A thick skin of red limestone gives the Oakland apartments in downtown Minneapolis a fortresslike appearance, fitting for a building that weathered 130 years as office towers and parking lots have grown around it. But a major fire in 2016 has put its future in doubt.
Owners of what is likely downtown’s oldest surviving apartment building say the property at 213-215 S. 9th St. is beyond repair, and city code inspectors have demanded they demolish it. But another branch of the city, the Heritage Preservation Commission, voted Tuesday to deny their demolition permit, while pushing for the building to be salvaged and scolding owners for not better protecting it from the elements.
The City Council will likely make the final decision, since the vote is expected to be appealed.
The building’s architect, Harry Wild Jones, gives it added distinction. Jones is considered one of Minneapolis’ most prominent early architects, having designed the Butler Square building and Lakewood Cemetery’s chapel, among landmarks. Preservationists recently fought to save one of his churches in south Minneapolis, but it was demolished last year.
“This is a very unique resource downtown. We’ve lost so many of these small apartment buildings. We’ve lost so much of this architect’s work,” Preservation Commission Member Barbara Howard said before Tuesday’s 7-1 vote. The building contained 21 apartments with rents far below typical downtown rates.
The Oakland, built in 1889, and its neighbor, the 1904 former League of Catholic Women building, are the only properties still standing on the downtown block — one of the few still dominated by surface parking. The Preservation Alliance of Minnesota deemed the Oakland one of the “most endangered historic places” in the state in 2008, since it has no historic protection and sits in a tempting location for future development.
But the Oakland’s owner says he is hearing mixed messages from City Hall. While city planning staff opposed the demolition, the inspections department ordered in 2017 that the building be razed as a “nuisance.” Dave Gonyea, who represents a consortium that owns the building, said he regularly receives calls from inspections asking him to demolish the building.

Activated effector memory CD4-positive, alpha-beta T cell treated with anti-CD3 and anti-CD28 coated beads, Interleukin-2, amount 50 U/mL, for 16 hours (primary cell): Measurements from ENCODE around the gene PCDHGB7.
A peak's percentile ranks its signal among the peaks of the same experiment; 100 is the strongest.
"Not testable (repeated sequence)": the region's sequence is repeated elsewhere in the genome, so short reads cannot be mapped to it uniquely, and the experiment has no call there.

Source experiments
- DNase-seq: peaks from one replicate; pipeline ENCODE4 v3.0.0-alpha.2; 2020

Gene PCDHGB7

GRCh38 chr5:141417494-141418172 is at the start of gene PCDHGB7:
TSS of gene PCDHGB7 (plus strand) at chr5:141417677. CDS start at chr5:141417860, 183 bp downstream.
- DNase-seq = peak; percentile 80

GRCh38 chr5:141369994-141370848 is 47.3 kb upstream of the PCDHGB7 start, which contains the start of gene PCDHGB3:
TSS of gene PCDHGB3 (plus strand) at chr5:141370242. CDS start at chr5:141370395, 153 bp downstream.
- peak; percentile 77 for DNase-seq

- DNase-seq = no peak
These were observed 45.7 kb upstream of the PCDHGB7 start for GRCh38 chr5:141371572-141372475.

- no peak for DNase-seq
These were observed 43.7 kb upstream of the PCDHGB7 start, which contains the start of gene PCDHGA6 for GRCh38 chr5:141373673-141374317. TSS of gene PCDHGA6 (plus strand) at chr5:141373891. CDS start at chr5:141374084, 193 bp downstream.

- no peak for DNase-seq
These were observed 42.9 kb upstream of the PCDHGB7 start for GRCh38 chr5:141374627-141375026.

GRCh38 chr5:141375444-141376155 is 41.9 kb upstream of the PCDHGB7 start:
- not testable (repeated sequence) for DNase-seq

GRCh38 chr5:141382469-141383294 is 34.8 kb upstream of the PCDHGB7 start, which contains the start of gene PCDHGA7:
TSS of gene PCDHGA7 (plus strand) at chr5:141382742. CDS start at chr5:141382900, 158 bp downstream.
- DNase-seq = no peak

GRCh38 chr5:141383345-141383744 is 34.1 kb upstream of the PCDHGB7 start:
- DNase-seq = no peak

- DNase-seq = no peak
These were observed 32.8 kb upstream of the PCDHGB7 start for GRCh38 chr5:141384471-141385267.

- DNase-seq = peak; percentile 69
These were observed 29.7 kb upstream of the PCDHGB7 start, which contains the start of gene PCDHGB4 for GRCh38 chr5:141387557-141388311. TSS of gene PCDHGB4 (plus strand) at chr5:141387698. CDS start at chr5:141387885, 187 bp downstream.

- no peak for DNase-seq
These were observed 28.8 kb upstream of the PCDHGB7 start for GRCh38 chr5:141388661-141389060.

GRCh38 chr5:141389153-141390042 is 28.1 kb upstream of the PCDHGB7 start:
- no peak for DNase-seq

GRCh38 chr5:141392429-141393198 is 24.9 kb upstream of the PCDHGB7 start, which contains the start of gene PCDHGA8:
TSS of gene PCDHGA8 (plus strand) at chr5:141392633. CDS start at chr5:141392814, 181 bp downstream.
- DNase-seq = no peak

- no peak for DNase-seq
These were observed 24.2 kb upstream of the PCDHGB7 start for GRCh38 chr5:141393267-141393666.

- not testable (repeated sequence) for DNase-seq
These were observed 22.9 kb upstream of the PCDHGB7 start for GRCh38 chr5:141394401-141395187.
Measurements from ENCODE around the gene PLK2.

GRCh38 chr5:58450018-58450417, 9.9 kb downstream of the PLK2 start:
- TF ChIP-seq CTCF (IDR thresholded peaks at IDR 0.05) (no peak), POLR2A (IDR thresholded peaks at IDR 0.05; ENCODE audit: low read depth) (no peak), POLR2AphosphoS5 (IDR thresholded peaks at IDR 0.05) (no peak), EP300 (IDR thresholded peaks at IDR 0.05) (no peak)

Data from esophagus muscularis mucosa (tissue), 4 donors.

“I’m sick of listening in this ear to the one half of the city and this [ear] the other half,” Gonyea said. “It’s getting pretty old.”
The facade of the building remains intact, including an ornate “Oakland” stone carving above its entrance. A closer look reveals evidence of the fire, which was caused by a faulty electrical outlet. Ground-floor windows are boarded and others are broken and open to the elements. The roof has been largely destroyed.
Insurance has paid out more than $500,000 for the damage. The owners are willing to sell it, but are seeking a price in line with property’s assessed $660,000 land value. One prospective buyer, Gary Brummer, says he offered to pay $60,000 — given the costs to rehab it.
“It’s salvageable. It’s just going to cost money,” Brummer said.
Meanwhile, building owners are paying about $12,000 a year in taxes and $7,000 to cover the city’s annual fee for vacant and boarded properties.
An open roof
Much of Tuesday’s discussion focused on the condition of the property. Commission members criticized building owners for not putting a tarp on the roof, leaving the building exposed to the elements for more than two years. Gonyea responded that a tarp would not be feasible.
“The roof’s burned off. It’s burned through the floor on the top floor. There’s no tarping the building,” Gonyea said. Some on the commission disagreed, saying it was possible.
Gonyea said he will likely appeal the vote to the City Council.
Tuesday’s vote also initiated a study for potential historic designation of the building, which would give it some protections from future demolition. Commissioner Sue Hunter-Weir asked that the building also be protected while it is studied. “One of the things that we see more often than we should is demolition by neglect,” Hunter-Weir said.
“I feel pretty strongly that this building is still in a savable condition and its history is still intact,” said Commission Member Madelyn Sundberg.
The Preservation Alliance and others note that the Oakland is one of the few remaining examples of the 19th century residential architecture that once dotted the downtown landscape. It is a few blocks away from the Ninth Street South Historic District, which contains many of the city’s early row houses.
“This was a very early work of [Jones],” said Liz Vandam, who wrote a book on Harry Wild Jones. “It was done in stone when they were still building a lot of stuff out of wood. So it was fairly modern for design.”
Jones claimed it was the “first apartment building in Minneapolis,” but city officials say the distinction needs some additional research. Architectural historian Larry Millett said the Oakland appears to be the oldest modern-style apartment building, meaning it has a common entrance for multiple units, remaining in downtown. Row houses, by contrast, had separate entrances. Other examples from the era include the Ozark Flats on 13th Street and Hennepin Avenue.
“I think [demolition] will be regretted, because the city is known for having torn down other buildings in the ’60s. ... And they know now that they shouldn’t have done it,” Vandam said. “This building may look like its life is over, but it is still very strong. They’ll find out if they tear it down that it’s going to take a lot to wreck it.”